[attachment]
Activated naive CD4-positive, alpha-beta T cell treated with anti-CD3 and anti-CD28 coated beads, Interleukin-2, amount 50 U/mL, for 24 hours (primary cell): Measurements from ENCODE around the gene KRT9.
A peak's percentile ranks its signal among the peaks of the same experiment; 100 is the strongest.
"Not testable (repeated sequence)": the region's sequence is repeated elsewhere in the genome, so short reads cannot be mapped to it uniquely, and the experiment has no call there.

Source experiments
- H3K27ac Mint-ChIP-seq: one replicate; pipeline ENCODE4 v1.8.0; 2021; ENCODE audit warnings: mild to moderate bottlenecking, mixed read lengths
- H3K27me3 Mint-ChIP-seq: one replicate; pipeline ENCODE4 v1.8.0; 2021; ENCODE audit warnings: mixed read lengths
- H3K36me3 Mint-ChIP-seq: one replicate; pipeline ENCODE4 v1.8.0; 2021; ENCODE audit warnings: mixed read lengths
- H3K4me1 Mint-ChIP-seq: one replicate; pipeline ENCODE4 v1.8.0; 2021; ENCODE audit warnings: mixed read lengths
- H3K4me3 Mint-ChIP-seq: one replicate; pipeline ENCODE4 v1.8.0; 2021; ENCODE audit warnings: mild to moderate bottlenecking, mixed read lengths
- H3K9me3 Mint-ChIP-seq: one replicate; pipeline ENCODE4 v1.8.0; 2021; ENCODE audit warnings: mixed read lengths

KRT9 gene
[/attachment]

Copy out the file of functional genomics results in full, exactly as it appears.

Activated naive CD4-positive, alpha-beta T cell treated with anti-CD3 and anti-CD28 coated beads, Interleukin-2, amount 50 U/mL, for 24 hours (primary cell): Measurements from ENCODE around the gene KRT9.
A peak's percentile ranks its signal among the peaks of the same experiment; 100 is the strongest.
"Not testable (repeated sequence)": the region's sequence is repeated elsewhere in the genome, so short reads cannot be mapped to it uniquely, and the experiment has no call there.

Source experiments
- H3K27ac Mint-ChIP-seq: one replicate; pipeline ENCODE4 v1.8.0; 2021; ENCODE audit warnings: mild to moderate bottlenecking, mixed read lengths
- H3K27me3 Mint-ChIP-seq: one replicate; pipeline ENCODE4 v1.8.0; 2021; ENCODE audit warnings: mixed read lengths
- H3K36me3 Mint-ChIP-seq: one replicate; pipeline ENCODE4 v1.8.0; 2021; ENCODE audit warnings: mixed read lengths
- H3K4me1 Mint-ChIP-seq: one replicate; pipeline ENCODE4 v1.8.0; 2021; ENCODE audit warnings: mixed read lengths
- H3K4me3 Mint-ChIP-seq: one replicate; pipeline ENCODE4 v1.8.0; 2021; ENCODE audit warnings: mild to moderate bottlenecking, mixed read lengths
- H3K9me3 Mint-ChIP-seq: one replicate; pipeline ENCODE4 v1.8.0; 2021; ENCODE audit warnings: mixed read lengths

KRT9 gene